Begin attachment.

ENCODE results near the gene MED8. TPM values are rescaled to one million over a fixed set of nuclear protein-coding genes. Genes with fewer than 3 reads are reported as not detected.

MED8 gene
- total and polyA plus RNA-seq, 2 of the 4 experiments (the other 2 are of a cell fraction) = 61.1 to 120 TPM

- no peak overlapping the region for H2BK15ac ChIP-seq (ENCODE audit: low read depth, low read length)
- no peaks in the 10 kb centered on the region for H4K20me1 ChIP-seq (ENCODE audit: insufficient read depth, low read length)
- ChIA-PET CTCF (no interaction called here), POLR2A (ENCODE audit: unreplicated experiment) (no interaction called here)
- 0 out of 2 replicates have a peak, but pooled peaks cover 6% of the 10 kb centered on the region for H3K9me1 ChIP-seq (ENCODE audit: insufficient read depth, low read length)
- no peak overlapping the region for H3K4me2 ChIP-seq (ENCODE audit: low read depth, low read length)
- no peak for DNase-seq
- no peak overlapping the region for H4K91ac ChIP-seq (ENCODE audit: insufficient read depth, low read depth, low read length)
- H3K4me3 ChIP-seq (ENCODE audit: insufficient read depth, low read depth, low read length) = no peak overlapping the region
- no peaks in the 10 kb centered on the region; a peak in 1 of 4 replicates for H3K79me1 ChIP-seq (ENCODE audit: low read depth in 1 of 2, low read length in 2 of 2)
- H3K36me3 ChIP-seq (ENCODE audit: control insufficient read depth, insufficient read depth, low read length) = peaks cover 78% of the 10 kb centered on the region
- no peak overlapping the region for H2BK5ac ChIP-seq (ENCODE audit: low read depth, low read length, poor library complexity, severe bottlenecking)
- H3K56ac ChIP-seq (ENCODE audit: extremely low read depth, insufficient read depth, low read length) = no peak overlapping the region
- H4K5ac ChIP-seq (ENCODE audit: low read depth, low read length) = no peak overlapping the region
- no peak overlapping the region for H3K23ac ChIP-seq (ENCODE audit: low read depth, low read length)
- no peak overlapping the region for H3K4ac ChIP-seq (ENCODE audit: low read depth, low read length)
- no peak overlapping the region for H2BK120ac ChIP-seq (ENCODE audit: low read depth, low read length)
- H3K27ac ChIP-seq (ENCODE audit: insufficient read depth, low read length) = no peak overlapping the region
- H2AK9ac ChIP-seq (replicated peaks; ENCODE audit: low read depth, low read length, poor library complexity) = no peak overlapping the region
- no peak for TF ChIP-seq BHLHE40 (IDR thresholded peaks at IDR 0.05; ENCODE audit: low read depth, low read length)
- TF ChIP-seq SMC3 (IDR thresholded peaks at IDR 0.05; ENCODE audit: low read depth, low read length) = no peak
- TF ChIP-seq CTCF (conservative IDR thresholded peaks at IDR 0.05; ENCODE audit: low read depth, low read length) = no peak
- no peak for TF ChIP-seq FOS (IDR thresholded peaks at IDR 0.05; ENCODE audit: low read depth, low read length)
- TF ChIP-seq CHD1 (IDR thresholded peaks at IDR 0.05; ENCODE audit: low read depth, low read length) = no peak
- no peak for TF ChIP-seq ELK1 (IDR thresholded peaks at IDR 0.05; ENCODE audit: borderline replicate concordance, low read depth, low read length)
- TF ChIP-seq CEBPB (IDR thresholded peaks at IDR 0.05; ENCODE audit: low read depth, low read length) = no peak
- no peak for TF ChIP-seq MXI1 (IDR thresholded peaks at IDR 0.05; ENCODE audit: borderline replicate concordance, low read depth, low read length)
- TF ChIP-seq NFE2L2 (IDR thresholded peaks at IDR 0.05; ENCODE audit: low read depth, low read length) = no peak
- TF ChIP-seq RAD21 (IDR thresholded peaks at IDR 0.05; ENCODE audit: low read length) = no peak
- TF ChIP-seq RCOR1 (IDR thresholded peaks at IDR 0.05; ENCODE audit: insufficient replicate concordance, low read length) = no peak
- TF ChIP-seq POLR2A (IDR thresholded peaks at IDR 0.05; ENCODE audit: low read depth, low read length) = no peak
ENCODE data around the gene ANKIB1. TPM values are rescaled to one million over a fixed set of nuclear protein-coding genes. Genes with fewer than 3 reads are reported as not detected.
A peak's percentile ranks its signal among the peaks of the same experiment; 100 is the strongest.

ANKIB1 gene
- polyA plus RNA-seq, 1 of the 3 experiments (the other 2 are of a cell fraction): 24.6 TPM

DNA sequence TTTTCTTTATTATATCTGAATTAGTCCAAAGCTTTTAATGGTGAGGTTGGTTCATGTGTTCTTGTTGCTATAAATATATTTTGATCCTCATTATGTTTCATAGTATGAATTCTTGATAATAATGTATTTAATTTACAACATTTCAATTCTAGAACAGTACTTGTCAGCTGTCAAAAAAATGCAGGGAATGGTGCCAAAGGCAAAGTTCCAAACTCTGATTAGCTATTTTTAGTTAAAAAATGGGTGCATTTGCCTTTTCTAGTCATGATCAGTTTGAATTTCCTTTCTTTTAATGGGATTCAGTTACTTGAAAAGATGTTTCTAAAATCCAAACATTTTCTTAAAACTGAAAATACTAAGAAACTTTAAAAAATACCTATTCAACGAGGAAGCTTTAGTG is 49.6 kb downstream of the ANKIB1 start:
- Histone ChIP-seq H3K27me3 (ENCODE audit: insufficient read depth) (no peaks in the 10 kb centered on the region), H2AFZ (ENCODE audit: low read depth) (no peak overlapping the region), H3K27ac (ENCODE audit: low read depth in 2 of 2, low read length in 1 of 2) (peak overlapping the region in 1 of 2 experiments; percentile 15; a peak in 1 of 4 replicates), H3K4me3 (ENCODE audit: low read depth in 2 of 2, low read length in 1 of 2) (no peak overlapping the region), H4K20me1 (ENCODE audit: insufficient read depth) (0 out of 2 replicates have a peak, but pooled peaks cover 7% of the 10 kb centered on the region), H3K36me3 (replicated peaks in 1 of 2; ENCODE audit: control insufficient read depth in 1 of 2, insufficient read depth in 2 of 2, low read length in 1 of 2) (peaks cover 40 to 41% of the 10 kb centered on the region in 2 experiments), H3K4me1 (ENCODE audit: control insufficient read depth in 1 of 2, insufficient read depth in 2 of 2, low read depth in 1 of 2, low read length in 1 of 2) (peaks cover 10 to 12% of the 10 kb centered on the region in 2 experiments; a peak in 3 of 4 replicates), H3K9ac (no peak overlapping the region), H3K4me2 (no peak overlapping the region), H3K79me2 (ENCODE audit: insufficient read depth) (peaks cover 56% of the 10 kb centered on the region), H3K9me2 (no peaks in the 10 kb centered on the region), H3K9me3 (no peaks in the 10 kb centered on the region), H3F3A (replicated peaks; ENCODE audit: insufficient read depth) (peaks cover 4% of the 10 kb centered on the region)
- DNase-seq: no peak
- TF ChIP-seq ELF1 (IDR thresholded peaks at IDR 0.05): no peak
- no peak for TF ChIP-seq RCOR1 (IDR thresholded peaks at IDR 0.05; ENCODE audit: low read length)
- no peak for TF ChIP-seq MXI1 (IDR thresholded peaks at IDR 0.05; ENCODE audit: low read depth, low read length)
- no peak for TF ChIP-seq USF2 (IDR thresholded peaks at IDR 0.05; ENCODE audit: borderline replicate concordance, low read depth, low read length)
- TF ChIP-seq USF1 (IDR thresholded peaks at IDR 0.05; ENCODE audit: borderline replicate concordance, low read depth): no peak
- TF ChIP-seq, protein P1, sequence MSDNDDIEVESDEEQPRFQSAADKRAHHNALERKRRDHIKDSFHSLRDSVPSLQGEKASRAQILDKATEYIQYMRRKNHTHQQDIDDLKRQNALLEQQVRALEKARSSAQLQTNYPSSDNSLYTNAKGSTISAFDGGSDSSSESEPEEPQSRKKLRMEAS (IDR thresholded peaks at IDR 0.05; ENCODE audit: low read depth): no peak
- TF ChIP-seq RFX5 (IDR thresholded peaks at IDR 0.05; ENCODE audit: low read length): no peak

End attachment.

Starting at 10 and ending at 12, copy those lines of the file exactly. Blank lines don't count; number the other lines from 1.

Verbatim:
- no peak overlapping the region for H4K91ac ChIP-seq (ENCODE audit: insufficient read depth, low read depth, low read length)
- H3K4me3 ChIP-seq (ENCODE audit: insufficient read depth, low read depth, low read length) = no peak overlapping the region
- no peaks in the 10 kb centered on the region; a peak in 1 of 4 replicates for H3K79me1 ChIP-seq (ENCODE audit: low read depth in 1 of 2, low read length in 2 of 2)